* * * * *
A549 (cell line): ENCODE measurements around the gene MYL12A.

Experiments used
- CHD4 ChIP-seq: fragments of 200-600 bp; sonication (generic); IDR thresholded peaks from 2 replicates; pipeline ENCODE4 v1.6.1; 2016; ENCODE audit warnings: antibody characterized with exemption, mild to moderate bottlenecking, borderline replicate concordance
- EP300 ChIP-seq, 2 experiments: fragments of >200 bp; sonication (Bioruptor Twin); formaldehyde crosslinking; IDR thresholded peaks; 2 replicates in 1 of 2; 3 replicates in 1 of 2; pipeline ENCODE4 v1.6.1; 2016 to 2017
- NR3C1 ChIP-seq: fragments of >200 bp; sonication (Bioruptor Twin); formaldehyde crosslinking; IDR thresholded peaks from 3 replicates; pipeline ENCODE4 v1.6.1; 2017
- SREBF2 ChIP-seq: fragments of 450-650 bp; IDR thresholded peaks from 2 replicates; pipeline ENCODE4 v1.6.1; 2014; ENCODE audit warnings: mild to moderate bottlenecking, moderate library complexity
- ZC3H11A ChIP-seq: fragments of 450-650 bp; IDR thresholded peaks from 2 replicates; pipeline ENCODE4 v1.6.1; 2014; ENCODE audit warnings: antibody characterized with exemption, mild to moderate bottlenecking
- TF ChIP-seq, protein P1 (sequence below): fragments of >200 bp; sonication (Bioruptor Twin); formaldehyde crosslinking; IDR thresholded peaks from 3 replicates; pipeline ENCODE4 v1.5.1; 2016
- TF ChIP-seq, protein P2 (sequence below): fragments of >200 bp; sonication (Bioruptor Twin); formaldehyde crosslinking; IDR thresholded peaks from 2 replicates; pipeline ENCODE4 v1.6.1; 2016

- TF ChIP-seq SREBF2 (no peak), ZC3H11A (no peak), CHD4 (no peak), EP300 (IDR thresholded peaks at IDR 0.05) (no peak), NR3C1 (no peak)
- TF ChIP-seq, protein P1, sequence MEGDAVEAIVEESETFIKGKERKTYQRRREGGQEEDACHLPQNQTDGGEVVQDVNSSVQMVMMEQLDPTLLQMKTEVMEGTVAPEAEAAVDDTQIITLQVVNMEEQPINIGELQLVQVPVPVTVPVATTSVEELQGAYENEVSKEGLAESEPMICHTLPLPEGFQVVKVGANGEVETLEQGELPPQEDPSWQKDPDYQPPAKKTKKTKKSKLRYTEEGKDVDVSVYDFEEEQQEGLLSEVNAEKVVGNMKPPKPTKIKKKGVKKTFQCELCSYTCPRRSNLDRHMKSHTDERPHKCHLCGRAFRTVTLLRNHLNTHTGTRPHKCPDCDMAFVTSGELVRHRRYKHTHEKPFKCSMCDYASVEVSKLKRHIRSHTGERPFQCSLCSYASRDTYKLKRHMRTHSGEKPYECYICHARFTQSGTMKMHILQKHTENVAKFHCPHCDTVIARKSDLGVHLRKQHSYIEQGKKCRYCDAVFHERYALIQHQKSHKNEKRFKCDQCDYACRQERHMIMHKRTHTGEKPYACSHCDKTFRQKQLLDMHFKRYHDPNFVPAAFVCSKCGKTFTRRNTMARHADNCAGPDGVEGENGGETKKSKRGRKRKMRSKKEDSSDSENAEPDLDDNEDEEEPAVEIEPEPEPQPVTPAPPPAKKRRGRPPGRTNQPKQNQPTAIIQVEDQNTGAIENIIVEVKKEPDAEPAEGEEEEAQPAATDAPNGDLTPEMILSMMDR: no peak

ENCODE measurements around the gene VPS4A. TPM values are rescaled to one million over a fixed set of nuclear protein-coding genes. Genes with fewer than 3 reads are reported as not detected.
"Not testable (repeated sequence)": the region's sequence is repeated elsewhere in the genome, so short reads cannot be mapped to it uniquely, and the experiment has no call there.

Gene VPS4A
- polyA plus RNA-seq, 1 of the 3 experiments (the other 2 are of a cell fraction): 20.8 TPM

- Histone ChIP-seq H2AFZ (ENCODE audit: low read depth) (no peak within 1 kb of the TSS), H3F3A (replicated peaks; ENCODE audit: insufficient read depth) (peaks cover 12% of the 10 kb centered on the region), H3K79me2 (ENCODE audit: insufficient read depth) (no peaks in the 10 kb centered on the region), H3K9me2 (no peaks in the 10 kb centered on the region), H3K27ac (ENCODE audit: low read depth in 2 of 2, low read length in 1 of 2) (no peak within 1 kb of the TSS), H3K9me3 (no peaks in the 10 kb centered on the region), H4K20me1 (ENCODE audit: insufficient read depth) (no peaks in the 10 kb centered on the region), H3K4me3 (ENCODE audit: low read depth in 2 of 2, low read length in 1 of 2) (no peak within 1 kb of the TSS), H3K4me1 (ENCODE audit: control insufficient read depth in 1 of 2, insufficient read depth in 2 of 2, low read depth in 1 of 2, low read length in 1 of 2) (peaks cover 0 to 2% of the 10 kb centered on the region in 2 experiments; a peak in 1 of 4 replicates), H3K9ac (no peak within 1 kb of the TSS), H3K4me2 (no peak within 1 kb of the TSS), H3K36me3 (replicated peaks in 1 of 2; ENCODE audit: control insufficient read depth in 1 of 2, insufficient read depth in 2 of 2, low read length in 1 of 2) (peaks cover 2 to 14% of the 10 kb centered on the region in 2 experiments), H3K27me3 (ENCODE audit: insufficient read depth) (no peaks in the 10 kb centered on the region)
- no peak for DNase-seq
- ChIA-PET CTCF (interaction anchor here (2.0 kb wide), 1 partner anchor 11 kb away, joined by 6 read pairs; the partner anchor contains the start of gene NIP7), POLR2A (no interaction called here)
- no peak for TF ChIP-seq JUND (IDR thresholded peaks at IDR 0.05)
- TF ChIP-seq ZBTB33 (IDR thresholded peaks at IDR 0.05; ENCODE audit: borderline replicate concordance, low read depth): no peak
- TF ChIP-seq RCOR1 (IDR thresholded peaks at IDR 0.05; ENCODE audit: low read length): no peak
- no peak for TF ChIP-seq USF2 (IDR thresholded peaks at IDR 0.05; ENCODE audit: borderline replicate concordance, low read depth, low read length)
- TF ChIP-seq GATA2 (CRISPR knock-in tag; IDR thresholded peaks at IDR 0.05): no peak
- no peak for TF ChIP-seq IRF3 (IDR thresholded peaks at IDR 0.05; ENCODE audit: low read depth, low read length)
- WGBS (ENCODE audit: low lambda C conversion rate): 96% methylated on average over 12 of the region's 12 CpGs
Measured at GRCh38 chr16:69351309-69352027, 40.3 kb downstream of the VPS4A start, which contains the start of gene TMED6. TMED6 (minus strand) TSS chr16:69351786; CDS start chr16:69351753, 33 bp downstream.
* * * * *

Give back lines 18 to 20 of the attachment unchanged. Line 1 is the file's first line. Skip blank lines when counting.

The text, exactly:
- ChIA-PET CTCF (interaction anchor here (2.0 kb wide), 1 partner anchor 11 kb away, joined by 6 read pairs; the partner anchor contains the start of gene NIP7), POLR2A (no interaction called here)
- no peak for TF ChIP-seq JUND (IDR thresholded peaks at IDR 0.05)
- TF ChIP-seq ZBTB33 (IDR thresholded peaks at IDR 0.05; ENCODE audit: borderline replicate concordance, low read depth): no peak